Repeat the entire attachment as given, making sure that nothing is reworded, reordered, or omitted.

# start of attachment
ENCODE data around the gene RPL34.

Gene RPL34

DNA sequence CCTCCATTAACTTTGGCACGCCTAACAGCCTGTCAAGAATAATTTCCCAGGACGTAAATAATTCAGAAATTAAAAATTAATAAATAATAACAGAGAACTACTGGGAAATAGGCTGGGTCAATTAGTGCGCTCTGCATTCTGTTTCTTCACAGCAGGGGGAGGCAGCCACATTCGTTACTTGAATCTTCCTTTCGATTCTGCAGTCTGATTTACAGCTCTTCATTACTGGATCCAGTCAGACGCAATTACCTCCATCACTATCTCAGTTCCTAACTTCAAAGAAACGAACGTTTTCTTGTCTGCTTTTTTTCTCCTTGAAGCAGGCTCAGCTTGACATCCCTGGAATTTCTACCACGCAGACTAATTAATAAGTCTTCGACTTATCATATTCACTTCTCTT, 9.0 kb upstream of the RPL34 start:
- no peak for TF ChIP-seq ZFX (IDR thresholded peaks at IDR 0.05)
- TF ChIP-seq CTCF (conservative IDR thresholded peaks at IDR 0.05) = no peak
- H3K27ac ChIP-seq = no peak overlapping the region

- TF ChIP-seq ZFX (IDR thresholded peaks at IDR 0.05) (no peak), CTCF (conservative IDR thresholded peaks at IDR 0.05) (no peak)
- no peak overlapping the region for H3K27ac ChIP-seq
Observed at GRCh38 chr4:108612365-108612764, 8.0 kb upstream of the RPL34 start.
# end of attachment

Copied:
ENCODE data around the gene RPL34.

Gene RPL34

DNA sequence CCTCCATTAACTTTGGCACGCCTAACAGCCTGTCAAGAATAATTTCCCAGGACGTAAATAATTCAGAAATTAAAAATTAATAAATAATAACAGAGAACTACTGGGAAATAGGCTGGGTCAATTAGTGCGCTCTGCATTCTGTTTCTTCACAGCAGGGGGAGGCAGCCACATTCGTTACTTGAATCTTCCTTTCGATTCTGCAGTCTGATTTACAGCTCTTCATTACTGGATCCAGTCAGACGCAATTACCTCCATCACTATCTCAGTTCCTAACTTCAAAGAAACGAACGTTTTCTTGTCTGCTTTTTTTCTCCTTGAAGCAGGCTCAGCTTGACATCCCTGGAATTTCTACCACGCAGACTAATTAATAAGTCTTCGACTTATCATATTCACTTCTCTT, 9.0 kb upstream of the RPL34 start:
- no peak for TF ChIP-seq ZFX (IDR thresholded peaks at IDR 0.05)
- TF ChIP-seq CTCF (conservative IDR thresholded peaks at IDR 0.05) = no peak
- H3K27ac ChIP-seq = no peak overlapping the region

- TF ChIP-seq ZFX (IDR thresholded peaks at IDR 0.05) (no peak), CTCF (conservative IDR thresholded peaks at IDR 0.05) (no peak)
- no peak overlapping the region for H3K27ac ChIP-seq
Observed at GRCh38 chr4:108612365-108612764, 8.0 kb upstream of the RPL34 start.